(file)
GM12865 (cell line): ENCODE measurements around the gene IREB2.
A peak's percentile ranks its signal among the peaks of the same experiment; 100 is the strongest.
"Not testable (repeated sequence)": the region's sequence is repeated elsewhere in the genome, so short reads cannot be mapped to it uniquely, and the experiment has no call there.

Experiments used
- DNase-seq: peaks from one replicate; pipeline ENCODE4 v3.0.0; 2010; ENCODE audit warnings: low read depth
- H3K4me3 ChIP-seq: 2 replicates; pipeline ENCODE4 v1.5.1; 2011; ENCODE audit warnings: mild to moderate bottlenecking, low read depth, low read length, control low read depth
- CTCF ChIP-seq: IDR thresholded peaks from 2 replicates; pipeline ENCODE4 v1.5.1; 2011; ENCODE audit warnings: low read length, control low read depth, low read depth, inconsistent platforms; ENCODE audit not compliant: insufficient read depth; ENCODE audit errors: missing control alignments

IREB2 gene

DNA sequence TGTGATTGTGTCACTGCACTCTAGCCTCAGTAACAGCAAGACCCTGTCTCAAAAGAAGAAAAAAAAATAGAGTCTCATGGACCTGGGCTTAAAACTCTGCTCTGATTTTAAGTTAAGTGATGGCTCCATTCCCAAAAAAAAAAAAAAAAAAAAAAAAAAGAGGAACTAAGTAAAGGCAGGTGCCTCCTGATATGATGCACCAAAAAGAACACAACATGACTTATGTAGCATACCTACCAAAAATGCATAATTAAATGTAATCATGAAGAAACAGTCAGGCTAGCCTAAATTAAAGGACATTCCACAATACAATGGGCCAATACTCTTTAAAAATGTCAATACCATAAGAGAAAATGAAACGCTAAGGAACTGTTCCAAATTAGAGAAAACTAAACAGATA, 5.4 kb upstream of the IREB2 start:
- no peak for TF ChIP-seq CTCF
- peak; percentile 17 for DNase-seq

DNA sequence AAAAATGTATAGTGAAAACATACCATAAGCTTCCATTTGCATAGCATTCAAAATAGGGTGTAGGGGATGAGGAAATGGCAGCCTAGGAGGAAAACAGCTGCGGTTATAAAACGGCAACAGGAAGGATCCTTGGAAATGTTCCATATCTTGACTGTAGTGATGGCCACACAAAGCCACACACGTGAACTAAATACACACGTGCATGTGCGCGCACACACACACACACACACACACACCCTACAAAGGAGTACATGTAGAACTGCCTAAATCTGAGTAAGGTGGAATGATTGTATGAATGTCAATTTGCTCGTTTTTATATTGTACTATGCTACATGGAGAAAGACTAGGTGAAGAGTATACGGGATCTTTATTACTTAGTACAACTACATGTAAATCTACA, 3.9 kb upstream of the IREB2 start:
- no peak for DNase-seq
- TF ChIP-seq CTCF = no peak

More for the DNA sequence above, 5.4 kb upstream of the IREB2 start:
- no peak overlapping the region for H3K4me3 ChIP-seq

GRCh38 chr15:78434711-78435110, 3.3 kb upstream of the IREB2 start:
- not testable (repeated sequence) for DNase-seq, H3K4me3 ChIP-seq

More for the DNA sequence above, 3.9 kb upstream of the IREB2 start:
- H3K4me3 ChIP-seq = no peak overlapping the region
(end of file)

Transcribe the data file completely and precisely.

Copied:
GM12865 (cell line): ENCODE measurements around the gene IREB2.
A peak's percentile ranks its signal among the peaks of the same experiment; 100 is the strongest.
"Not testable (repeated sequence)": the region's sequence is repeated elsewhere in the genome, so short reads cannot be mapped to it uniquely, and the experiment has no call there.

Experiments used
- DNase-seq: peaks from one replicate; pipeline ENCODE4 v3.0.0; 2010; ENCODE audit warnings: low read depth
- H3K4me3 ChIP-seq: 2 replicates; pipeline ENCODE4 v1.5.1; 2011; ENCODE audit warnings: mild to moderate bottlenecking, low read depth, low read length, control low read depth
- CTCF ChIP-seq: IDR thresholded peaks from 2 replicates; pipeline ENCODE4 v1.5.1; 2011; ENCODE audit warnings: low read length, control low read depth, low read depth, inconsistent platforms; ENCODE audit not compliant: insufficient read depth; ENCODE audit errors: missing control alignments

IREB2 gene

DNA sequence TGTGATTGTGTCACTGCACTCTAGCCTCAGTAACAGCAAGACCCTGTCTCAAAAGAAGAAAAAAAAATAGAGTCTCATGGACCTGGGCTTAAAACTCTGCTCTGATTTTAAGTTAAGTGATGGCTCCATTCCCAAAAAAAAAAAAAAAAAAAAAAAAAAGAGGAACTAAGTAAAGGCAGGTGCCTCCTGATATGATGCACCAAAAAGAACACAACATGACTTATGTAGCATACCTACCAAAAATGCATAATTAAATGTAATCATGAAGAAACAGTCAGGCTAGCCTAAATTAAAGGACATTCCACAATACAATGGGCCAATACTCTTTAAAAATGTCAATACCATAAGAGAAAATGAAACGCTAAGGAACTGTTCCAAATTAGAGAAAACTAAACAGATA, 5.4 kb upstream of the IREB2 start:
- no peak for TF ChIP-seq CTCF
- peak; percentile 17 for DNase-seq

DNA sequence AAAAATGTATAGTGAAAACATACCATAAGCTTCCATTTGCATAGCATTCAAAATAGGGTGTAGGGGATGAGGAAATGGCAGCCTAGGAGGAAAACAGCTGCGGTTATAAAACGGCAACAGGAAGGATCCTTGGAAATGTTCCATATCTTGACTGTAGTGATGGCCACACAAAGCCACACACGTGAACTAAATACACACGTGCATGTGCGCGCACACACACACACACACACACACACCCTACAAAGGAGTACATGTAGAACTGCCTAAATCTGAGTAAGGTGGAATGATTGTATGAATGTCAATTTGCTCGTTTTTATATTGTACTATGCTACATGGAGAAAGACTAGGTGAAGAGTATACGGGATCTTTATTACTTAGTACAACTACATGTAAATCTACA, 3.9 kb upstream of the IREB2 start:
- no peak for DNase-seq
- TF ChIP-seq CTCF = no peak

More for the DNA sequence above, 5.4 kb upstream of the IREB2 start:
- no peak overlapping the region for H3K4me3 ChIP-seq

GRCh38 chr15:78434711-78435110, 3.3 kb upstream of the IREB2 start:
- not testable (repeated sequence) for DNase-seq, H3K4me3 ChIP-seq

More for the DNA sequence above, 3.9 kb upstream of the IREB2 start:
- H3K4me3 ChIP-seq = no peak overlapping the region